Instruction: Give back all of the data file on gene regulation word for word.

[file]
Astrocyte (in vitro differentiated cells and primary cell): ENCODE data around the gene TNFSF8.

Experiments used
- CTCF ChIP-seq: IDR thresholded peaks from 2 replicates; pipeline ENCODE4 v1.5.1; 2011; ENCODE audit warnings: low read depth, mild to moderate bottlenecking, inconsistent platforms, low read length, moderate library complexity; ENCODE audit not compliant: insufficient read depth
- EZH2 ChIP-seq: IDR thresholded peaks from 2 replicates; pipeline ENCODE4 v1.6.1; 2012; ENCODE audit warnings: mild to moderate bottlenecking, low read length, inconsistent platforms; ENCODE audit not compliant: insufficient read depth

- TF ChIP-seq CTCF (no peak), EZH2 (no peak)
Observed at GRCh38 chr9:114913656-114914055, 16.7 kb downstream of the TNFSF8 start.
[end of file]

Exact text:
Astrocyte (in vitro differentiated cells and primary cell): ENCODE data around the gene TNFSF8.

Experiments used
- CTCF ChIP-seq: IDR thresholded peaks from 2 replicates; pipeline ENCODE4 v1.5.1; 2011; ENCODE audit warnings: low read depth, mild to moderate bottlenecking, inconsistent platforms, low read length, moderate library complexity; ENCODE audit not compliant: insufficient read depth
- EZH2 ChIP-seq: IDR thresholded peaks from 2 replicates; pipeline ENCODE4 v1.6.1; 2012; ENCODE audit warnings: mild to moderate bottlenecking, low read length, inconsistent platforms; ENCODE audit not compliant: insufficient read depth

- TF ChIP-seq CTCF (no peak), EZH2 (no peak)
Observed at GRCh38 chr9:114913656-114914055, 16.7 kb downstream of the TNFSF8 start.